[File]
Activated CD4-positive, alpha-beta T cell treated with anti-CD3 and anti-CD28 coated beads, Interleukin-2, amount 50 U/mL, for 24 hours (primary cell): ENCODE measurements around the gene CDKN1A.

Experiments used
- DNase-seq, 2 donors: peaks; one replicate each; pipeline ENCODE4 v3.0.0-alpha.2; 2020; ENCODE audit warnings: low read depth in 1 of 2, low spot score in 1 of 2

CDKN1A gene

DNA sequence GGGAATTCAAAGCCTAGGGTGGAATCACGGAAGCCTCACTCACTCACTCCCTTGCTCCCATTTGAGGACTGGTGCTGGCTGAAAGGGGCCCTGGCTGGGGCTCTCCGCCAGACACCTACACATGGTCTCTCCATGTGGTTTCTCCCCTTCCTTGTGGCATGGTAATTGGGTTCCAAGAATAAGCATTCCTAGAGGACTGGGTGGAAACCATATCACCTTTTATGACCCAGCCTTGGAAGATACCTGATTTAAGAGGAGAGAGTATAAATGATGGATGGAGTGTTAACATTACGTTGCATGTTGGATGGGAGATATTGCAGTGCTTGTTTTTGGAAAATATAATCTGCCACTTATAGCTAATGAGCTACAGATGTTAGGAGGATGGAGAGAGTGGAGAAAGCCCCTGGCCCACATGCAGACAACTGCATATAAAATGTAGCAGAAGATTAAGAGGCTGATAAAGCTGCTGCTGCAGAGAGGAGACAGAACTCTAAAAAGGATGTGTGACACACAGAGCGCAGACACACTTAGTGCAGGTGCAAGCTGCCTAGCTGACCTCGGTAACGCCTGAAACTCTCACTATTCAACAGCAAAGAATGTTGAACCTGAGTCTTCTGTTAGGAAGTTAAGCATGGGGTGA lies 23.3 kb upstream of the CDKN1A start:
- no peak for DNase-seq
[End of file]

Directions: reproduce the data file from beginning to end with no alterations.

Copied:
Activated CD4-positive, alpha-beta T cell treated with anti-CD3 and anti-CD28 coated beads, Interleukin-2, amount 50 U/mL, for 24 hours (primary cell): ENCODE measurements around the gene CDKN1A.

Experiments used
- DNase-seq, 2 donors: peaks; one replicate each; pipeline ENCODE4 v3.0.0-alpha.2; 2020; ENCODE audit warnings: low read depth in 1 of 2, low spot score in 1 of 2

CDKN1A gene

DNA sequence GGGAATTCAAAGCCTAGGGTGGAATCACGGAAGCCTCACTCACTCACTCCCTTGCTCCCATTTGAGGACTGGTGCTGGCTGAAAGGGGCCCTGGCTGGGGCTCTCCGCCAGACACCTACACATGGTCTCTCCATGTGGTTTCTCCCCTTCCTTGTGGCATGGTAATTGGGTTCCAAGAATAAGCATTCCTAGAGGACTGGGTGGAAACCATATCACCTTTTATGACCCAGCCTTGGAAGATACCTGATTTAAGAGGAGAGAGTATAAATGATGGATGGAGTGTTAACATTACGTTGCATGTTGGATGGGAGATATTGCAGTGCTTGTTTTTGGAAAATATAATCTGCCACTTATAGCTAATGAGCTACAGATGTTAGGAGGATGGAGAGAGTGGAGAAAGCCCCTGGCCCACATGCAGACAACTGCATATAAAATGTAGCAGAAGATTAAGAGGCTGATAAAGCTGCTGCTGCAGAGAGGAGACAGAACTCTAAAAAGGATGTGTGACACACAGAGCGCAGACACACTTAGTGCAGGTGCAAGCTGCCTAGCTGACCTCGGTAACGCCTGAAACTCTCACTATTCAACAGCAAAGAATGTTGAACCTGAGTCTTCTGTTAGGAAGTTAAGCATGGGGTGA lies 23.3 kb upstream of the CDKN1A start:
- no peak for DNase-seq